From then, the perception of Shahbag square became that of an anti-Islamist movement that nobody could support. After all, how could atheism be supported? But did it really become an anti-Islamist movement, or was the tone hijacked to a predictable enemy, one that could be more easily fought?
In the days after Rajib Haider’s death, a number of links were circulated virally across the Internet and social media networks- claiming that it was proof of his anti-Islamist writing. Most of these led back to single link called ‘nuranichapa.wordpress.com’. This website no longer exists, it has been removed.
However, if one runs it through Quantcast (an Internet-hit analyzing company, it shows how many views a page receives in a day), the report shows that the website had 57,783 visitors on February 15th (the day Rajib Haider was killed) but zero activity before that. February 15th was the first activity the website ever had. How does a dead man write blog posts? And if that was one of Rajib Haider’s blogs – were there ghost readers as well?
What is worse is that it shows that somebody (not Rajib Haider) propped that website up on February 15 and loaded it with inflamatory content - perhaps in an attempt to justify the killing?
Other similar tactics were used with screenshots of bogus Facebook accounts and posts – all which vanish are or closed down on closer inspection.
While there is no doubt that Rajib Haider did write against the activities of the Jaamet-e-Islami, and indeed may have been an atheist, the material that proved to be the offensive spark is most certainly not his.
Spread like a dirty meme
What is even more interesting, from a clinical point of view, is the careful construction of a ‘standalone complex’ in Bangladesh. Instances of this complex have been replicated throughout the Indian subcontinent, mainly through the Internet, and almost always appear when there are political and religious sentiments at stake.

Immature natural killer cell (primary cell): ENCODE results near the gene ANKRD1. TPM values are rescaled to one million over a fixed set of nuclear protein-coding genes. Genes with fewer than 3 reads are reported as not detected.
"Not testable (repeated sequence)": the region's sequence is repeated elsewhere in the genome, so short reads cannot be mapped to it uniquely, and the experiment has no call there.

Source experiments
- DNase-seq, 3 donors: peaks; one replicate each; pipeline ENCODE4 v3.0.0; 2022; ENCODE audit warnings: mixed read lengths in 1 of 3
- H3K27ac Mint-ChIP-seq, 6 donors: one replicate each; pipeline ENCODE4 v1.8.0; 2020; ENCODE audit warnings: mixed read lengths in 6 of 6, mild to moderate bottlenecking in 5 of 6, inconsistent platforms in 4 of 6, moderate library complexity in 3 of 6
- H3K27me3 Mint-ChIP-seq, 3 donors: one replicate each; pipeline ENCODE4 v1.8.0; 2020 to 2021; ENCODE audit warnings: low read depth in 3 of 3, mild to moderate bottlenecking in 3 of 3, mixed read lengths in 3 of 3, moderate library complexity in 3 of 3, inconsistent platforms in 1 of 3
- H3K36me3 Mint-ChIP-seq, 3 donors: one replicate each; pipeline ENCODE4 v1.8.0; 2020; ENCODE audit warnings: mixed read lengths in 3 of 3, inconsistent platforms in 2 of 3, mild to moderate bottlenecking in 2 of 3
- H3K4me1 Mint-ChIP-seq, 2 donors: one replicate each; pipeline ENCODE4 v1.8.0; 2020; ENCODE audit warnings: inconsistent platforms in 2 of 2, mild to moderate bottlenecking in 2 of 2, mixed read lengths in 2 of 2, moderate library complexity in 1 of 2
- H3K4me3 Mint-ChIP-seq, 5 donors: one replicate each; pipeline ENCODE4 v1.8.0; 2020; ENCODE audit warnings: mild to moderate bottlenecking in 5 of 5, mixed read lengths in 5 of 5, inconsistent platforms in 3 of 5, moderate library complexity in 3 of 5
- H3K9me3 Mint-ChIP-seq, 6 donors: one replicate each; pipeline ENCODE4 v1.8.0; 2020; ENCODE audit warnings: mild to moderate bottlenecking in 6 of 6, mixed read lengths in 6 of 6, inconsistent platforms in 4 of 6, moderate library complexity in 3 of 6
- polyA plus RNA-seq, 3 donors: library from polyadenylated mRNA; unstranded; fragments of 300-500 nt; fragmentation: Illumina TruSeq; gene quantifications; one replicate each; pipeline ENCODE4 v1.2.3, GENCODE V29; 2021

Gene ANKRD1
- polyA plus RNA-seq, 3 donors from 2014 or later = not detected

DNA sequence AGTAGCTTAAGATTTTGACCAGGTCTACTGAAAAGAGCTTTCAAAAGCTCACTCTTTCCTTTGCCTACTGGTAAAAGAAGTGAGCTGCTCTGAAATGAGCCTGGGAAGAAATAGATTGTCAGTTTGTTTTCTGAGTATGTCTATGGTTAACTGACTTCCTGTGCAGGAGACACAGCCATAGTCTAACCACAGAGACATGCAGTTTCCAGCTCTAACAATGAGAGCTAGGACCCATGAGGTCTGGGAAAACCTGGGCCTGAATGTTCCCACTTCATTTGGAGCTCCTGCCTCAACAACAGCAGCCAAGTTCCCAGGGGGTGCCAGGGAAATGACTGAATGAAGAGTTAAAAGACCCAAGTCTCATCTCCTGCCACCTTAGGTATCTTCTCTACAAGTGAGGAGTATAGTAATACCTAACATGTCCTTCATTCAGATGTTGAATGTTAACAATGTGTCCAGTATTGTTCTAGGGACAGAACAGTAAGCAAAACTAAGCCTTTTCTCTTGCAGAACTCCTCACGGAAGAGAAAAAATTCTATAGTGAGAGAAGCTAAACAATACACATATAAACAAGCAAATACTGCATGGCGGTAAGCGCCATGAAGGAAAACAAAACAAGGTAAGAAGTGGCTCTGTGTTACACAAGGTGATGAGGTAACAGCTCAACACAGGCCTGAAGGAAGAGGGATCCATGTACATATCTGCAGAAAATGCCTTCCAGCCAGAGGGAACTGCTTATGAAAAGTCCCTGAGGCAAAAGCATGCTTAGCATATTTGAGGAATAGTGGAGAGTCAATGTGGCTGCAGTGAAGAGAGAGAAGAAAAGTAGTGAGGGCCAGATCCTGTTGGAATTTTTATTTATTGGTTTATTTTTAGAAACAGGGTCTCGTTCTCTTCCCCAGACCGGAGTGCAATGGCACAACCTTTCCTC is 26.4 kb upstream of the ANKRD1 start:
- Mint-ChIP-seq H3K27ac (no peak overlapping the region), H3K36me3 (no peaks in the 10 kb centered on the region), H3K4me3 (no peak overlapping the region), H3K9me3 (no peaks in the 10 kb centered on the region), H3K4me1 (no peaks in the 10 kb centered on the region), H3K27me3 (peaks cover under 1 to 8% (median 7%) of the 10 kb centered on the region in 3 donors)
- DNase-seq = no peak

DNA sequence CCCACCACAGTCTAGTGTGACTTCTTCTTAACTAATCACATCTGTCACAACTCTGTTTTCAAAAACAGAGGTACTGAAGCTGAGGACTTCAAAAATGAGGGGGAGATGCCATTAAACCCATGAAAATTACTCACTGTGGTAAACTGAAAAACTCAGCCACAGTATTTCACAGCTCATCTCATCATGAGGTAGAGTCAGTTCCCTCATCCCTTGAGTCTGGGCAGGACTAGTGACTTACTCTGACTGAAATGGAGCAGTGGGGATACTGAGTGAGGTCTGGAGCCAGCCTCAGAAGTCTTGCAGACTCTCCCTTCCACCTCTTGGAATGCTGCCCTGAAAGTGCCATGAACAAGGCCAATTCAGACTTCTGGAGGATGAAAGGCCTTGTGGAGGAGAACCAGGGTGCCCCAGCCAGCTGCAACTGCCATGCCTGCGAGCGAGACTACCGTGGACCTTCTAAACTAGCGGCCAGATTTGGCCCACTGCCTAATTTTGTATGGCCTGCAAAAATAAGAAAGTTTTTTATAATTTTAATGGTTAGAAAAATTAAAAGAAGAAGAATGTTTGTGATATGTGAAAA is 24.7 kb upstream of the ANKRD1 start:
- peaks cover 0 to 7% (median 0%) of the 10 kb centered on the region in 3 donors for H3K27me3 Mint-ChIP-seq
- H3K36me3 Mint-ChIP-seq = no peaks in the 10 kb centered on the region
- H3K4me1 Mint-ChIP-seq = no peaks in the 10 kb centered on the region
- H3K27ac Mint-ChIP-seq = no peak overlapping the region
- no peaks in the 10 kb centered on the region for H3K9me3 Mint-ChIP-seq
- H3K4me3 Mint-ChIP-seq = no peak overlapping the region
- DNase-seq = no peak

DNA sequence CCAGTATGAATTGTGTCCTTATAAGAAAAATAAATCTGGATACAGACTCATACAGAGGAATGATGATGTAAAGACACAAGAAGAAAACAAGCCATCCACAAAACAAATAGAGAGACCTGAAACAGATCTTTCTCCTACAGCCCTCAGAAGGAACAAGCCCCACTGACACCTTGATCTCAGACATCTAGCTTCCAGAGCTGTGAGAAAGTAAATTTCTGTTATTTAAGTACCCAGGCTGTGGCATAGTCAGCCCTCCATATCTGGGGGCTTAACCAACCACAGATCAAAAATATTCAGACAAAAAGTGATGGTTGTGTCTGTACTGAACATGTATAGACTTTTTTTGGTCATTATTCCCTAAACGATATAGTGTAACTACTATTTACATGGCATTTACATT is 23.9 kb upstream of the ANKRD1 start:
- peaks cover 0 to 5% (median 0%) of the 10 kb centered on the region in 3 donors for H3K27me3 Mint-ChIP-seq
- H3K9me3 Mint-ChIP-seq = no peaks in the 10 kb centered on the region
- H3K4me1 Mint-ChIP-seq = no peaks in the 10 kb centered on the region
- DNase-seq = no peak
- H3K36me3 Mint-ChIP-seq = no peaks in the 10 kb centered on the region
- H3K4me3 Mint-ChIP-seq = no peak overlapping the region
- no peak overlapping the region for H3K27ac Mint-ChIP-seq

The standalone complex plays out very simply. If a gas explosion due to a leak takes place, no matter the number of deaths, it becomes a mere tragedy in the eyes of the public. However, if the right type of people believe that it was a terrorist attack, caused by deliberate action, the threat that more such incidents will be committed increases dramatically. The complex appears when copycat behaviour starts appearing not after the actual incident takes place, but on a mere rumour or illusion that someone has supposedly performed the actual incident.
In the case of the Bangladeshi blogger, all the Islamists needed was the original anti-Islam blog to have occurred. The potential copycats (other Islamists) just had to believe that the incident started from Rajib Haider—even though it really did not. The result is the hundreds of different blogs, screenshots and Facebook posts all claiming to be anti-Islamist were mere copycats that caused mass hysteria over nothing – yet still managing to cause an overall change in mood of the protests. Tragedy strikes, at the speed of Bangladeshi Internet.
In all this retrospection, it would be remiss if I did not write of Rajib Haider. Rest in peace Rajib. Others will carry on your battle for freedom of speech, change and justice – whatever that fancy notion may mean.